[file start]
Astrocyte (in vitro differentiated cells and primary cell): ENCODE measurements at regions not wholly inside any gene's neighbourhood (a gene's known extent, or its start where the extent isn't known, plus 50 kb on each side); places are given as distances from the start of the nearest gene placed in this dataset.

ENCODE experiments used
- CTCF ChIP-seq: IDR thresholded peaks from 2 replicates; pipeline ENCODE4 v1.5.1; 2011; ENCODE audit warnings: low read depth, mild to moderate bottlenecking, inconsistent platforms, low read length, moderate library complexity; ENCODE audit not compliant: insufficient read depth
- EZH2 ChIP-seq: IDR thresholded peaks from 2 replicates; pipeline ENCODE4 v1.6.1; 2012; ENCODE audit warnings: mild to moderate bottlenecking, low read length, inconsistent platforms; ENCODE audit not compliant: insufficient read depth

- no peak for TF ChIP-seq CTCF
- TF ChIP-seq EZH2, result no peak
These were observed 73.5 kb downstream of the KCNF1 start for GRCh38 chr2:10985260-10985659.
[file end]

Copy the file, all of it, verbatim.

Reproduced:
Astrocyte (in vitro differentiated cells and primary cell): ENCODE measurements at regions not wholly inside any gene's neighbourhood (a gene's known extent, or its start where the extent isn't known, plus 50 kb on each side); places are given as distances from the start of the nearest gene placed in this dataset.

ENCODE experiments used
- CTCF ChIP-seq: IDR thresholded peaks from 2 replicates; pipeline ENCODE4 v1.5.1; 2011; ENCODE audit warnings: low read depth, mild to moderate bottlenecking, inconsistent platforms, low read length, moderate library complexity; ENCODE audit not compliant: insufficient read depth
- EZH2 ChIP-seq: IDR thresholded peaks from 2 replicates; pipeline ENCODE4 v1.6.1; 2012; ENCODE audit warnings: mild to moderate bottlenecking, low read length, inconsistent platforms; ENCODE audit not compliant: insufficient read depth

- no peak for TF ChIP-seq CTCF
- TF ChIP-seq EZH2, result no peak
These were observed 73.5 kb downstream of the KCNF1 start for GRCh38 chr2:10985260-10985659.